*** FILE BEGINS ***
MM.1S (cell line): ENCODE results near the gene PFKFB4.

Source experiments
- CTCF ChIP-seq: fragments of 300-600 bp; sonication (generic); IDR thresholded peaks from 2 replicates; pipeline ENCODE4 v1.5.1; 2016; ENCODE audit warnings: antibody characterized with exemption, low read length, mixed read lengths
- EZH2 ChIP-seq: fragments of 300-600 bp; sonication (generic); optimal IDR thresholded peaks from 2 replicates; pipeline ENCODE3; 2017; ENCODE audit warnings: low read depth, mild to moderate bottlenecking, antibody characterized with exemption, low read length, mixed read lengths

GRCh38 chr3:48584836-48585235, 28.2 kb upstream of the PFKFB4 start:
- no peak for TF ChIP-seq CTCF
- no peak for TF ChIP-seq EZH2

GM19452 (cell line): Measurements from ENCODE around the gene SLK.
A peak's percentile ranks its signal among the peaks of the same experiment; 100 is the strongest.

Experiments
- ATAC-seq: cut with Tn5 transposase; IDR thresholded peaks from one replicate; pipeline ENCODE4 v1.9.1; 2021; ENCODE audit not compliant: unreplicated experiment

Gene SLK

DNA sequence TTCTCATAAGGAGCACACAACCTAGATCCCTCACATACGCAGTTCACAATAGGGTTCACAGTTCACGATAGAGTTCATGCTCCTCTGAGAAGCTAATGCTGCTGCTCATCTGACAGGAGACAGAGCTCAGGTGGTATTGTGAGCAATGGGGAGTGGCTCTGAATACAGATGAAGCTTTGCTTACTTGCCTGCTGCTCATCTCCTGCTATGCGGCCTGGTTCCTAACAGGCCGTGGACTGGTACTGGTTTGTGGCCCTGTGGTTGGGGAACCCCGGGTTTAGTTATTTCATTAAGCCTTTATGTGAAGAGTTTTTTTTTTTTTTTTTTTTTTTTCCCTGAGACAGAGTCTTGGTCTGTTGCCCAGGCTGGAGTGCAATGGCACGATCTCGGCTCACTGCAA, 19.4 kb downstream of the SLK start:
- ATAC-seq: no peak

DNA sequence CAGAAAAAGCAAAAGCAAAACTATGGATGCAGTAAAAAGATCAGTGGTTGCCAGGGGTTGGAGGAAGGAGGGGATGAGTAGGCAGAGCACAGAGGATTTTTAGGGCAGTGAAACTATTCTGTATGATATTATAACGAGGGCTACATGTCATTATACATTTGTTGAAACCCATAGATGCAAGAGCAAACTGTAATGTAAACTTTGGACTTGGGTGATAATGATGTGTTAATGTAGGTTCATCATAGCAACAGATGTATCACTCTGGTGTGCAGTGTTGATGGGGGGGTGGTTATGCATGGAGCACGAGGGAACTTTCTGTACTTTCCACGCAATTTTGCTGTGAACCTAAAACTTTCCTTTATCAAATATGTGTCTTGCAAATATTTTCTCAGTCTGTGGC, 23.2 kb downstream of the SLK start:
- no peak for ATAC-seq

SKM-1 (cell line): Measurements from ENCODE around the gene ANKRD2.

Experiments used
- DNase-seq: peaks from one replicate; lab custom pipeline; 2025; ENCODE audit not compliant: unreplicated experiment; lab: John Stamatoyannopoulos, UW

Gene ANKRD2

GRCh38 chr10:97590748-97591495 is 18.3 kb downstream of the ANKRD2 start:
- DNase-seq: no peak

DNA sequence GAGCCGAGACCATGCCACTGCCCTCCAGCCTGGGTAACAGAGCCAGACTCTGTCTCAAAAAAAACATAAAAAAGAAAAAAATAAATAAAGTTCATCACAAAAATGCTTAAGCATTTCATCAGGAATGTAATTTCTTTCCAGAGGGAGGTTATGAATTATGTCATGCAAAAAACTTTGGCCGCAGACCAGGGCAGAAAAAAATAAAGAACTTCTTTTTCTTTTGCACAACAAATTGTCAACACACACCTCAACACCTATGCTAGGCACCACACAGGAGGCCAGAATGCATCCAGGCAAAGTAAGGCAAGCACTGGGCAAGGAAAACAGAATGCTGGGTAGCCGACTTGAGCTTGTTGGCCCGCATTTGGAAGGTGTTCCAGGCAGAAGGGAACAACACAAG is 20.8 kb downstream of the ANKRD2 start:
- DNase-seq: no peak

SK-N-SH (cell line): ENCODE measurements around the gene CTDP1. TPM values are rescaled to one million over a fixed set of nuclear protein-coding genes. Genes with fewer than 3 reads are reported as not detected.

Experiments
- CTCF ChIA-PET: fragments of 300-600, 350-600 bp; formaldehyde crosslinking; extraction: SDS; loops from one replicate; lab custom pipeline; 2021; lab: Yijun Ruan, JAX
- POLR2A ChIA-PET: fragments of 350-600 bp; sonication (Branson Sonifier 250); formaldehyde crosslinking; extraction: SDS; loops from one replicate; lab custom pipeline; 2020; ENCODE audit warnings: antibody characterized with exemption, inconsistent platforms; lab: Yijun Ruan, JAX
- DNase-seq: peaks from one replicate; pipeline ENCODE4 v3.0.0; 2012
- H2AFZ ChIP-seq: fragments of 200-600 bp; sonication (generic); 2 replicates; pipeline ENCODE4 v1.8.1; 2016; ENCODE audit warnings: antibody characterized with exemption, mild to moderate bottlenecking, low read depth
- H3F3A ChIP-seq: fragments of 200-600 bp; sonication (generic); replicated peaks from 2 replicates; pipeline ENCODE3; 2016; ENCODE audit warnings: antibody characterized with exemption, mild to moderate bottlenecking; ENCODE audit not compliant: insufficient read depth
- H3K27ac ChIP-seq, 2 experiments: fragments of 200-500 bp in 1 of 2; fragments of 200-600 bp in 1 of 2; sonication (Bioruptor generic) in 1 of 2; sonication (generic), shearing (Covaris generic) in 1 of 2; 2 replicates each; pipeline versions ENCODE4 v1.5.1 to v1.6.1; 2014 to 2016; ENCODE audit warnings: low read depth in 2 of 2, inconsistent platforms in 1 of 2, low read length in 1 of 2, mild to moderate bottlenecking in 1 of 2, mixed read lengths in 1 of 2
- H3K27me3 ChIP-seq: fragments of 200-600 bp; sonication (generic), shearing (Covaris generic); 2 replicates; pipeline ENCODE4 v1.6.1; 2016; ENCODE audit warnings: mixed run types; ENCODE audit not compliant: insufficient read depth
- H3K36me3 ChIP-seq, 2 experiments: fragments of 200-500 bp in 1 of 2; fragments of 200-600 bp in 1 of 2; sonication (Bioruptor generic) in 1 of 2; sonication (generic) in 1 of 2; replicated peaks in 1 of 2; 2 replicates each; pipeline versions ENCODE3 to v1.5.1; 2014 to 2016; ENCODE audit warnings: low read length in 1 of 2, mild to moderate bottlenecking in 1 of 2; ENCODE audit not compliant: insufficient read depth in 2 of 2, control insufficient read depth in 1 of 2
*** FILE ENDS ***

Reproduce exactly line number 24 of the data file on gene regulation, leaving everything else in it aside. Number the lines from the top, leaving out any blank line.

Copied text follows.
- DNase-seq: no peak